Reasonable Accommodation or Modification
Housing providers are required to allow accommodations and modifications, as long as they are reasonable and are being requested by a qualified individual. Each request should be evaluated on a case-by-case basis.
A change in a rule, policy, practice, or service is a reasonable accommodation. Examples include: allowing an assistance animal when pets are not allowed, creating a reserved parking space for a tenant with a disability, or requesting a ground floor residence due to limited mobility. Any minimal costs associated with a reasonable accommodation are generally absorbed by the landlord.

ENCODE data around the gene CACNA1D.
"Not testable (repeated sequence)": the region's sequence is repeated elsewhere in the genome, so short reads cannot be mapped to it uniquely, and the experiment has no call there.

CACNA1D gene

A structural change, or an alteration of the premises, is a reasonable modification. Examples include: installation of grab bars, ramps, or lowered countertops. Costs for reasonable modifications are generally paid by the tenant, but housing providers receiving federal funding are required to absorb the cost.
Any request for a reasonable accommodation or modification should be made by or on behalf of a person with a disability. This can be done at any time, either during the application process or while being a tenant.
A request can be made orally or in writing, but it is recommended that you put your request in writing to avoid misunderstandings. Your landlord may have a policy in place to address such requests.